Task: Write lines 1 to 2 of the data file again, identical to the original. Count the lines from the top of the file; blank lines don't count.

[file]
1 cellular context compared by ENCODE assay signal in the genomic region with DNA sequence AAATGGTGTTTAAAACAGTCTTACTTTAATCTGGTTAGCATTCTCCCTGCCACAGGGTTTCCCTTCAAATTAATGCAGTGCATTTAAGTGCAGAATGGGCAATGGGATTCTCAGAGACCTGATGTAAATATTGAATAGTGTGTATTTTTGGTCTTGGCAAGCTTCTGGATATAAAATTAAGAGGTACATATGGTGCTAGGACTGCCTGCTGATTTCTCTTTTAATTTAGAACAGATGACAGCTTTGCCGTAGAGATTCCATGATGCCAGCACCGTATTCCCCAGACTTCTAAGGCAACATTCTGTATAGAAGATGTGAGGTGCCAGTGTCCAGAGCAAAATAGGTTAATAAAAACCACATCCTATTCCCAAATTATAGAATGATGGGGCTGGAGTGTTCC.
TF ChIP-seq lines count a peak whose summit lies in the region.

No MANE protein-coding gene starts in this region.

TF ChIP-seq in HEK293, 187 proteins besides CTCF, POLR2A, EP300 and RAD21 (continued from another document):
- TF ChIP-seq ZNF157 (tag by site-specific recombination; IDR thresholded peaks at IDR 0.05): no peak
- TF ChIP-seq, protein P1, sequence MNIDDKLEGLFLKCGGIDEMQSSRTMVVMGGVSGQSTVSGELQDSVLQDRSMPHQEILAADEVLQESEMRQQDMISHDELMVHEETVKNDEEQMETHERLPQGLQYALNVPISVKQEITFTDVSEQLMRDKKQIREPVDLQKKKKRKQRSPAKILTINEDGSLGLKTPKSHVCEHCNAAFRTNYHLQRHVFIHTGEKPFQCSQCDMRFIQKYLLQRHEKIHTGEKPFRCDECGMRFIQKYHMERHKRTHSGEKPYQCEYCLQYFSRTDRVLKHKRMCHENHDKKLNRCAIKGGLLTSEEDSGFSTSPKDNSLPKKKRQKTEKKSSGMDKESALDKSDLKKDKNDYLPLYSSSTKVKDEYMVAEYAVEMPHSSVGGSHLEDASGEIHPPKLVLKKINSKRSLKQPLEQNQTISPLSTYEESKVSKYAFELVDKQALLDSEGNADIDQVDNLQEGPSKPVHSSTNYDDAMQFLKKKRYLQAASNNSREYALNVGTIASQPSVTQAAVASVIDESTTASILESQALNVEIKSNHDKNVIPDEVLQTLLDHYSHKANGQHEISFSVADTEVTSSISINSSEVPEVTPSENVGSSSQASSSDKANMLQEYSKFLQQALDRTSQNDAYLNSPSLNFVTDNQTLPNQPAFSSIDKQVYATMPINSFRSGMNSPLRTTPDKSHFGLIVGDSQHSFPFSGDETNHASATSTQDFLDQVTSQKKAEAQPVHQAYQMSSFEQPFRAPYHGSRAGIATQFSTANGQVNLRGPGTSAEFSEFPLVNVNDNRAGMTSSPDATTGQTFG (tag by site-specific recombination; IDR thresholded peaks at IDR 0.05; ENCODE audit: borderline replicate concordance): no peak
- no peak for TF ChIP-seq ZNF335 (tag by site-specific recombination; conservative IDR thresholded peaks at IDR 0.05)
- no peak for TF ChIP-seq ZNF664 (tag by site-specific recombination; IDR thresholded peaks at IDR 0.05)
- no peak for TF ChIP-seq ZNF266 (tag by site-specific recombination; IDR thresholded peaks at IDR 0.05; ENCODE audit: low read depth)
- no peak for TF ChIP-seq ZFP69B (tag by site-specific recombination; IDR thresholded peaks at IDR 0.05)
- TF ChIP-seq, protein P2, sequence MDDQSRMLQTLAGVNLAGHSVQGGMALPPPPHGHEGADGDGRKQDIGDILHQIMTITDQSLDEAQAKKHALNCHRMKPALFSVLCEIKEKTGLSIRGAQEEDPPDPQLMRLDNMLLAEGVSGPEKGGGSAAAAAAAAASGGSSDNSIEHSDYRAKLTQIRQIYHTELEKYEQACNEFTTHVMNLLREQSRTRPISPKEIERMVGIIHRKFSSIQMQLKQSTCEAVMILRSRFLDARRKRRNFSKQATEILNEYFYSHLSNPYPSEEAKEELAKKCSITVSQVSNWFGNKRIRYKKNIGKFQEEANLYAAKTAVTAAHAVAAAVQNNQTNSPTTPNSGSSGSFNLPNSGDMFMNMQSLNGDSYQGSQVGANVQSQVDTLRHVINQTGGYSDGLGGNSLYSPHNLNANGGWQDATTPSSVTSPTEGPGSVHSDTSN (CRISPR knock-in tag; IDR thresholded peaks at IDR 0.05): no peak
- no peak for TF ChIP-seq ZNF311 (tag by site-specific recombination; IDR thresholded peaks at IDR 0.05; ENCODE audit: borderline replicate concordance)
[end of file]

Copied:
1 cellular context compared by ENCODE assay signal in the genomic region with DNA sequence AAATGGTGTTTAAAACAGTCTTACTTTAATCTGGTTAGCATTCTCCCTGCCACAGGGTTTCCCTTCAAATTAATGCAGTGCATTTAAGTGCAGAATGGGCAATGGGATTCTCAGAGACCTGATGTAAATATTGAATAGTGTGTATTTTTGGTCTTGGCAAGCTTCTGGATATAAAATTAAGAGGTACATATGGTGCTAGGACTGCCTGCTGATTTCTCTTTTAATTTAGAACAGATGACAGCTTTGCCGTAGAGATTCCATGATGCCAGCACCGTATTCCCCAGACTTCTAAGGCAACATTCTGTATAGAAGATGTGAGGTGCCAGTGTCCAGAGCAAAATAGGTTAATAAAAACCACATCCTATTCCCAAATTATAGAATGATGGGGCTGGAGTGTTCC.
TF ChIP-seq lines count a peak whose summit lies in the region.